Holy Shocking Saints:
The Extraordinary Lives of Twelve Irish Saints
by Síne Quinn | Illustrator: Margaret Anne Suggs | Veritas | HB €14.99 | 9781847309716
“Quinn and Suggs work well to create narratives of saints, both infamous and lesser-known, in a fun and engaging manner. This is a great book that will show you why Ireland is known as the land of saints and scholars.”
Review by Ruth Ennis
Holy Shocking Saints is an illustrated non-fiction book suitable for children aged 9+ years. It introduces the reader to twelve remarkable Irish saints: six men and six women. This list includes names that will be acquainted with most Irish households, such as St Patrick and St Brigid. Though these names may be familiar, you are guaranteed to learn things about their lives and experiences that you never knew before. However, the majority of the book acts as an introduction to lesser-known saints, such as Saint Íde: Foster Mother of the Saints of Ireland, Saint Ciarán of Clonmacnoise, and many more.
The book is fun and accessible throughout. While some readers may be hesitant to read such a book with religious connotations, they can be reassured that Quinn expertly frames the stories of each saint in a way that will be of interest to many. It appeals to an array of non-fiction readers, particularly fans of biographies and historical texts, as well as mythology enthusiasts. There is a significant focus on the events surrounding the saints and the acts they perform to earn the title of saint. The stories of these saints are full of adventure, drama, rebellion, and miracles. Some particularly exciting saints include voyager St Brendan: Patron Saint of Travellers, Fishermen and Whales and St Gobnait: Patron Saint of Bees, Beekeeping and Ironworkers.
The alliterated titles and names of each saint are memorable and charming. For every saint included, there is a dedicated “Did You Know” section full of facts and trivia that brings a new life to the text with these fascinating titbits. There are also helpful pronunciation guides and details about each saint’s day of celebration. The glossary is invaluable for readers who may not be familiar with terminology surrounding sainthood, Irish culture or history, particularly for younger readers. The quippy asides from the stories are often fun interjections to keep the reader engaged, though they appear infrequently enough to sometimes feel like an interruption from the narrative.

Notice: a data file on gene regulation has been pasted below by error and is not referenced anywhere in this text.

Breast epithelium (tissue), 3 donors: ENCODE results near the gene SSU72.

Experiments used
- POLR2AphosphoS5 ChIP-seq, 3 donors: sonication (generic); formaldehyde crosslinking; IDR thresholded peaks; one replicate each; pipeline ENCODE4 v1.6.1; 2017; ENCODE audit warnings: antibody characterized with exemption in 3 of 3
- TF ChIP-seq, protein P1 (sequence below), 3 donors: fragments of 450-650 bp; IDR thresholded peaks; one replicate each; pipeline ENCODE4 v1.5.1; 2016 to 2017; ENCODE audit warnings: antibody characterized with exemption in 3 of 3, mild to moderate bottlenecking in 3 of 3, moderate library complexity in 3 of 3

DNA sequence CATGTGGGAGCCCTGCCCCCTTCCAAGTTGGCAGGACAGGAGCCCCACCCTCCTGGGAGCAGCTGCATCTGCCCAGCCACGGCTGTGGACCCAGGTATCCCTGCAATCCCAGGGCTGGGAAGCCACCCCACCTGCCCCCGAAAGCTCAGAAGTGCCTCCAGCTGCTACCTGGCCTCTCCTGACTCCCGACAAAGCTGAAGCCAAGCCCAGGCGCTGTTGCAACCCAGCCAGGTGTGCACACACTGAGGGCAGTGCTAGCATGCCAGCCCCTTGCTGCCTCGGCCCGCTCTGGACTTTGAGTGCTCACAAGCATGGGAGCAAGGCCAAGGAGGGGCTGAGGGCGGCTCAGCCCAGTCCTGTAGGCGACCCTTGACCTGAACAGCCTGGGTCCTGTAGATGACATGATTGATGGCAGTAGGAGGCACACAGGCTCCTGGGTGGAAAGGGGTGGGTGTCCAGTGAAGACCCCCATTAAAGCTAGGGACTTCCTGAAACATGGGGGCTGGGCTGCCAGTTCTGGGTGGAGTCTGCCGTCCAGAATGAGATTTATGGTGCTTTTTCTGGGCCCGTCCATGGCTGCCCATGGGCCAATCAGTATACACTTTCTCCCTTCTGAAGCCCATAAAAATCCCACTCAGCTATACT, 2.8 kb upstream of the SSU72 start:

One minor shortcoming of the book stems from the design and layout. The bullet-point lists of trivia are presented in a somewhat clunky manner in narrow columns, feeling out of place alongside the illustrations and making them slightly more difficult to read.
The artwork is one of the greatest aspects of this book. The eye-catching cover is only the beginning of the masterful use of vibrant colours that bring the saints and stories to life. The smaller illustrations, often in reference to tokens associated with the saint in question, are modest and informative while adding a flourish to the page. The main illustrations are simultaneously comforting and extravagant, as they capture the essence of the life of the saint depicted. Suggs’ use of watercolour lends itself to a classic feel, reminiscent of Marie-Louise Fitzpatrick’s The Sleeping Giant, that perfectly accompanies these iconic stories.
This hardback book is the perfect gift for young readers who are interested in Irish culture, history, religion, and mythology. It also holds an appeal for international audiences as a delightful tourist book. Quinn and Suggs work well to create narratives of saints, both infamous and lesser-known, in a fun and engaging manner. This is a great book that will show you why Ireland is known as the land of saints and scholars.
Ruth Ennis is an aspiring children’s writer based in Kildare, Ireland. She has a B.A. in English with Drama and an M.Phil. in Children’s Literature. She has short stories, poetry, and essays published in literary journals Sonder, Silver Apples, Paper Lanterns, The Mouldy Bike, The Blue Nib, Strange Times, and Tír na nÓg. She was a Young Writer Delegate and was recently awarded funding from the Arts Council Literature Bursary.